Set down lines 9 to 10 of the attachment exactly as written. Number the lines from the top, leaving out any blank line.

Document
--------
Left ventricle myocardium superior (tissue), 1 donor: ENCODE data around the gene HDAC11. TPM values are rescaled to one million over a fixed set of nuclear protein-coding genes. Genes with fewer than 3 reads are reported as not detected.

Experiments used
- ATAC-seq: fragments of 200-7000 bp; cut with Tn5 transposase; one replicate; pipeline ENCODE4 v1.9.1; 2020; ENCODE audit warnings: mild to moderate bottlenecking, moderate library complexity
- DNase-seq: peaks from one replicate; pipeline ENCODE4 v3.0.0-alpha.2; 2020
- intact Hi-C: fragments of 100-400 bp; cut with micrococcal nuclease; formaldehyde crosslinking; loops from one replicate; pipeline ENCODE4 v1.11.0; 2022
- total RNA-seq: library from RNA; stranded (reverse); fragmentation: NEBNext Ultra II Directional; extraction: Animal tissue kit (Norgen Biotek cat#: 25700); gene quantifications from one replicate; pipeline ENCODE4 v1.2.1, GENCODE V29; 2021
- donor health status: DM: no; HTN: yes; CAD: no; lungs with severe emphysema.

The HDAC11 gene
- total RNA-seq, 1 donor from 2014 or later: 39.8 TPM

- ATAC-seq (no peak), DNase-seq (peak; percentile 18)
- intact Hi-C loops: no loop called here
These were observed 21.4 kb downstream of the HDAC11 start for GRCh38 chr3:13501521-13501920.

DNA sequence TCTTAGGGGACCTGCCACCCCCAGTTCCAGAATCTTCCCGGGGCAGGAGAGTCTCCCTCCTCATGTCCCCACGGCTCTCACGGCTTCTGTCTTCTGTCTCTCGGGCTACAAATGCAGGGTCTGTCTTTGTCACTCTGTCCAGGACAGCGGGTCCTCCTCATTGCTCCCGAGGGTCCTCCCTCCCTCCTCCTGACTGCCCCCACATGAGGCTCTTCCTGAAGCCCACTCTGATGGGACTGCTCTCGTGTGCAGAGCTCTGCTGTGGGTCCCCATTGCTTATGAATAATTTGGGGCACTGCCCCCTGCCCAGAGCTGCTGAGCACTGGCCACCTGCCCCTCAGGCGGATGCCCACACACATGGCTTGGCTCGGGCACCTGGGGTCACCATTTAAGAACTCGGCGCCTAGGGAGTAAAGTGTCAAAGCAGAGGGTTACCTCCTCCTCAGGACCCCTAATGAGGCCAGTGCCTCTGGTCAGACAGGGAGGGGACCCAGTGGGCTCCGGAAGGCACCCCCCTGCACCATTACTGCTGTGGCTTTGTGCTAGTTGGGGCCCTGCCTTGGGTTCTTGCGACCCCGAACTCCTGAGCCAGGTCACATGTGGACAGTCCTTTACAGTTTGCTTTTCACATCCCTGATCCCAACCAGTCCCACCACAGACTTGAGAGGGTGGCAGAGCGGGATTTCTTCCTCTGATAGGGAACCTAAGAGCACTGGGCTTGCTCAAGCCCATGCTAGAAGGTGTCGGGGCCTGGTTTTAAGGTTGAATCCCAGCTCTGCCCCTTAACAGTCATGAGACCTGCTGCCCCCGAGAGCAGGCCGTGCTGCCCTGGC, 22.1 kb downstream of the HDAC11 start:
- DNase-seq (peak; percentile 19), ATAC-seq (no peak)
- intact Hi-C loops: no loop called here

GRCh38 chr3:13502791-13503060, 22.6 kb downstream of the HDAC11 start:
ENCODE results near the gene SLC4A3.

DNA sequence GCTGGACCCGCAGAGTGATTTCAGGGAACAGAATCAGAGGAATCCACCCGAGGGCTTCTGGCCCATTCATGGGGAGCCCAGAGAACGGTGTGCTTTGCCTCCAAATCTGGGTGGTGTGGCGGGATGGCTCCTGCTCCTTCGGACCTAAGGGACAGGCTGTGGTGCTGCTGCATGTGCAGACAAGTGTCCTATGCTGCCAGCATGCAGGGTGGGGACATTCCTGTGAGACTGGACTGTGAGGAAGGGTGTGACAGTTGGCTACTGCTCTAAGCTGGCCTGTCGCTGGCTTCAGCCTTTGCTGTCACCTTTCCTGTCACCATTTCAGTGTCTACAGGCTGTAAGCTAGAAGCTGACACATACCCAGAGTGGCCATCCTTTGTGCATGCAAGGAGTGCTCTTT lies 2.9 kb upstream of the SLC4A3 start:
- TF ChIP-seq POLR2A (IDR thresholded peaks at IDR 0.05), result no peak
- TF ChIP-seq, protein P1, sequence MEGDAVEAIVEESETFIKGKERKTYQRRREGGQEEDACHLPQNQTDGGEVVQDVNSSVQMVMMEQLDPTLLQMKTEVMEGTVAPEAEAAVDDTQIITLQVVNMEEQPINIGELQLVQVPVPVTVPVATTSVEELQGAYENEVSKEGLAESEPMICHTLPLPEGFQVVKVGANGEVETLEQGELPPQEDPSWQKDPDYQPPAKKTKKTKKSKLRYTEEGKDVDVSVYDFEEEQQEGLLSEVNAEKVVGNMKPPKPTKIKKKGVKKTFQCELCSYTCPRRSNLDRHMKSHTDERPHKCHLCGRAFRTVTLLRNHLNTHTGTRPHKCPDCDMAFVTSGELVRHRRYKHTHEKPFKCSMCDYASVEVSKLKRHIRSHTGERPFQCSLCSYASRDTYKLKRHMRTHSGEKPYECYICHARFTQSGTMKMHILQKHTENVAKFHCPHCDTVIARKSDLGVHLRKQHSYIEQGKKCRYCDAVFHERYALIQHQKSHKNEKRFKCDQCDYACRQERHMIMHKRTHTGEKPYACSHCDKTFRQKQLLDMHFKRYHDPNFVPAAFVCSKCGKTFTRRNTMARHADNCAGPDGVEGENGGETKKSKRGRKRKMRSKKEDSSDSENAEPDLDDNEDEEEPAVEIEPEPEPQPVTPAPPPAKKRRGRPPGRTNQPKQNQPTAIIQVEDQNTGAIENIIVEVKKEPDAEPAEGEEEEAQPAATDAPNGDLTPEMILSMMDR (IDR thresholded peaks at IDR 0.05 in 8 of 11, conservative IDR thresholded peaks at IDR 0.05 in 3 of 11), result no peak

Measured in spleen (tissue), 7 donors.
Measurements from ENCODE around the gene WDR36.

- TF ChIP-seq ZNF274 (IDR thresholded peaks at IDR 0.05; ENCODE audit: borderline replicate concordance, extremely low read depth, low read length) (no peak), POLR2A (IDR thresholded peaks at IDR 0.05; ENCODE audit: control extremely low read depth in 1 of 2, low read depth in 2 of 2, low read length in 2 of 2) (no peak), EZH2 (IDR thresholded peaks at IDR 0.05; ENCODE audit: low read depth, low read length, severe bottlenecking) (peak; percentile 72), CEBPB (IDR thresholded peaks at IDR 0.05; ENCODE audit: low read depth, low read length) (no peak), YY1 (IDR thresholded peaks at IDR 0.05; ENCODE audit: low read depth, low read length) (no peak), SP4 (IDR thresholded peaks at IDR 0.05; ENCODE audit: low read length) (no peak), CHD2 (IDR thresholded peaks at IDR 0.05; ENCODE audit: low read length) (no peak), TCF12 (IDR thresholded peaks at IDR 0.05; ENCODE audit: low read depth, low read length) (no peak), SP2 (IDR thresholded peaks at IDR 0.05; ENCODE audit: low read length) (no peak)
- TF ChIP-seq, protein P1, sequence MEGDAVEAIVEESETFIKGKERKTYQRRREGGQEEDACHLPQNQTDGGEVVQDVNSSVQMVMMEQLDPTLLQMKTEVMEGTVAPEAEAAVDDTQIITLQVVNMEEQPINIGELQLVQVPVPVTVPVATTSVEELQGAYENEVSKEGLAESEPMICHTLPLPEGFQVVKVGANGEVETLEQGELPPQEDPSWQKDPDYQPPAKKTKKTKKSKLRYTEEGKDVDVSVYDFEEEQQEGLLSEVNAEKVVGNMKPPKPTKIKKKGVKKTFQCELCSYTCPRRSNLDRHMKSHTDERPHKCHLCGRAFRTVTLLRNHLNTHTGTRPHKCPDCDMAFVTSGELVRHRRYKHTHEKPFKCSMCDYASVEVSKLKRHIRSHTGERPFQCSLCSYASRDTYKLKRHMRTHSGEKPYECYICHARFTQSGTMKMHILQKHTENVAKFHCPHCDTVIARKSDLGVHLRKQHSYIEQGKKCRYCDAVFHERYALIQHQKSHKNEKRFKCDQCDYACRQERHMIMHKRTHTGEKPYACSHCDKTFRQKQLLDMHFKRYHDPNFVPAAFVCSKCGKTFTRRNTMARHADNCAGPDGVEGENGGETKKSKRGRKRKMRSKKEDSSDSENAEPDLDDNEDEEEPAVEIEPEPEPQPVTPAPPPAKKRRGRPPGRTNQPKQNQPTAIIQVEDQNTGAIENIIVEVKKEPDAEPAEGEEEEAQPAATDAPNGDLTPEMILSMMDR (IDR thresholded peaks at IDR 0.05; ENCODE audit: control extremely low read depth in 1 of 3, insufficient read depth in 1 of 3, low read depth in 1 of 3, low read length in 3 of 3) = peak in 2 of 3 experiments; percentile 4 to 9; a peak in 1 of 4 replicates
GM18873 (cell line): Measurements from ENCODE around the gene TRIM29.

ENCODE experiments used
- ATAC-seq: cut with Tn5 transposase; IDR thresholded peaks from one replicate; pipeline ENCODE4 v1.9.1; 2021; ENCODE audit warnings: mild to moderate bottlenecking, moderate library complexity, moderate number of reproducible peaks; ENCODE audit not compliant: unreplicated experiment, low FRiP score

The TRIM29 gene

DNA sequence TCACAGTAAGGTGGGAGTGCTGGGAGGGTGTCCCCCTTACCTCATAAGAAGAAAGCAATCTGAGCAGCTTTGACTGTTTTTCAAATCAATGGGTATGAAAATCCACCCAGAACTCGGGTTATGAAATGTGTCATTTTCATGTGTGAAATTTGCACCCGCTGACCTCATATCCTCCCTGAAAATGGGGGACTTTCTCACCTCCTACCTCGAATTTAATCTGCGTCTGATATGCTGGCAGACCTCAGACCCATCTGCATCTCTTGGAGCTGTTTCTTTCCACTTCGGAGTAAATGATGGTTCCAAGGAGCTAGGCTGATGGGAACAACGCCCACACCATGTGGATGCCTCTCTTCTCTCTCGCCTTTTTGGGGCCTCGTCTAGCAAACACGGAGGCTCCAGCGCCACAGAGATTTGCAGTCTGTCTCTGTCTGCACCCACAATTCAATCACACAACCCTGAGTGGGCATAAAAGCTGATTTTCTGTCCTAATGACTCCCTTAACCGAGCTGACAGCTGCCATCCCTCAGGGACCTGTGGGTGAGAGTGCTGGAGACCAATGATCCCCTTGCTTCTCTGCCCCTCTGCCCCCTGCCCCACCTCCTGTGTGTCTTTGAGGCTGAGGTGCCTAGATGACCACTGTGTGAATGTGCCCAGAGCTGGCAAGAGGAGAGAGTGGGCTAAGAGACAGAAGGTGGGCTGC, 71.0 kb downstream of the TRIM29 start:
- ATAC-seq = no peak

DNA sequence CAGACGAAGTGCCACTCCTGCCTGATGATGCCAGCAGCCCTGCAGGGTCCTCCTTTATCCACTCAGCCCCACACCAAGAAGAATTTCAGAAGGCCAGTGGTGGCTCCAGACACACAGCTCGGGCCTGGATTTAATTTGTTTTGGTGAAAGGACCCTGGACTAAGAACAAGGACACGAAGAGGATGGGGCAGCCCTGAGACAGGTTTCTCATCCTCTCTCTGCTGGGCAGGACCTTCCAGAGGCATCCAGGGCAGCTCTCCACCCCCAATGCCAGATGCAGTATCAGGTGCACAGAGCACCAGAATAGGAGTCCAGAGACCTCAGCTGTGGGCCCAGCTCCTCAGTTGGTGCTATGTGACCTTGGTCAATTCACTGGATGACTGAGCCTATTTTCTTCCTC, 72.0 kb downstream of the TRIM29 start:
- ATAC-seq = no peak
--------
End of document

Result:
- total RNA-seq, 1 donor from 2014 or later: 39.8 TPM

- ATAC-seq (no peak), DNase-seq (peak; percentile 18)